Bush and Abuse in French Media

Bush in French MediaThis is the picture French media is running of Bush’s speech on September 6 in which he again spoke to families of 9/11 victims of the War on Terror but also acknowledged secret CIA prisons had been used to transfer captured terrorists (photo from Le Monde). Carefully selected, no doubt.

Aside from the French media, together with other European media*, carefully selecting the images they choose to print of the President of the United States to convey the idea that he is a clown, Le Monde’s coverage of yesterday’s speech reported that Bush seemed to be trying to restore America’s credibility and moral authority (quoting John Kerry) but also seemed to question his proposal for moving forward on trying terrorist detainees in military tribunals (“La bataille est désormais engagée au Sénat, car le président continue à vouloir limiter les droits de la défense.“)

Finally, the article reports the Pentagon’s release of its standards for interrogation on Sept. 6, which specifically prohibit certain methods of interrogation such as “forcing a detainee to be naked or perform sexual acts; using beatings and other forms of causing pain, including electric shocks; placing hoods over prisoners’ heads or tape on their eyes; mock executions; withholding food, water or medical care; using dogs against detainees; and waterboarding.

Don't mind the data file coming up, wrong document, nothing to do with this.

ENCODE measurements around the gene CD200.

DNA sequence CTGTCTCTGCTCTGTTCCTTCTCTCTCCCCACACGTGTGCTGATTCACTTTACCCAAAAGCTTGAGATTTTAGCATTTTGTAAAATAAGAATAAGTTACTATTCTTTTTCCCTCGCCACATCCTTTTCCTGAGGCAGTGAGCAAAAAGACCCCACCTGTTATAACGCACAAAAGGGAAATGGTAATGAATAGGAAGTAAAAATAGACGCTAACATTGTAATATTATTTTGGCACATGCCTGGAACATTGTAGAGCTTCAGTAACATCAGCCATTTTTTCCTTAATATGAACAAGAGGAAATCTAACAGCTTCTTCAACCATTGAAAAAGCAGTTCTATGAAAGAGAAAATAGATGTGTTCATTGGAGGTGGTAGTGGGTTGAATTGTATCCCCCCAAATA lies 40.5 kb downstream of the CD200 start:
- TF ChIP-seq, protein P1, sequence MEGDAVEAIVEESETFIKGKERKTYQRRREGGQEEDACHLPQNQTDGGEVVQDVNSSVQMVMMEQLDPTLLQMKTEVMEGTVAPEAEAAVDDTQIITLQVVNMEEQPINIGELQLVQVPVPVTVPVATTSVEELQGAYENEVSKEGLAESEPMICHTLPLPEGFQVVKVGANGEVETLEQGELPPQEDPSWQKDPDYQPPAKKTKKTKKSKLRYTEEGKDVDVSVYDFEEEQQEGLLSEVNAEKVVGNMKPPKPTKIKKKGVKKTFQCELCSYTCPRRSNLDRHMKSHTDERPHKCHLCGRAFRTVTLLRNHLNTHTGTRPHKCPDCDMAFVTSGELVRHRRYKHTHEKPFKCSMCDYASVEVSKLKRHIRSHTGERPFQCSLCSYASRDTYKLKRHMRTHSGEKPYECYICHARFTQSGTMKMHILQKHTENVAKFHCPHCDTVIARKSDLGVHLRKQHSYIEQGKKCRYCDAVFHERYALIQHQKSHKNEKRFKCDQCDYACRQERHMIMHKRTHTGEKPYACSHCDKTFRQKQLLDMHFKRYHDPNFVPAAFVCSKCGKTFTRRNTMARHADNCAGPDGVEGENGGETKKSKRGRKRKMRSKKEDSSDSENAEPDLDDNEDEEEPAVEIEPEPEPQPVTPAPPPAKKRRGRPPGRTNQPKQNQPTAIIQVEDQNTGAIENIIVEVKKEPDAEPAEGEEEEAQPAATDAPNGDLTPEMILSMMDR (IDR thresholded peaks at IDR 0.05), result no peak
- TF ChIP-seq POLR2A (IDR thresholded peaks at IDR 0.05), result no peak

In its reporting of this enumeration of prohibited techniques, Le Monde seems to take the same approach to this list as Andrew Sullivan (and others) who seem to be saying that because they were not proscribed on an enumerated list before today, they were specifically allowed or even endorsed. Piggybacking on Stuart’s Sept. 6 recommendation of Heather Mac Donald’s 2005 City Journal article on prisoner abuse, I would hope that readers of Andrew Sullivan and Marty Lederman would also read Heather Mac Donald’s response to this type of analysis. This is certainly not so they will come around to endorse torture (I don’t and neither does Heather Mac Donald seem to) but rather so that they can get an alternative analysis of what types of treatment were endorsed by whom, for whom, and when. I think it is disputable whether the lack of specific enumeration of prohibited techniques meant that they were specifically allowed.

*This is the picture German media was running of President Bush’s visit to Salt Lake City last week for a speech about the War on Terror (photo from Die Welt):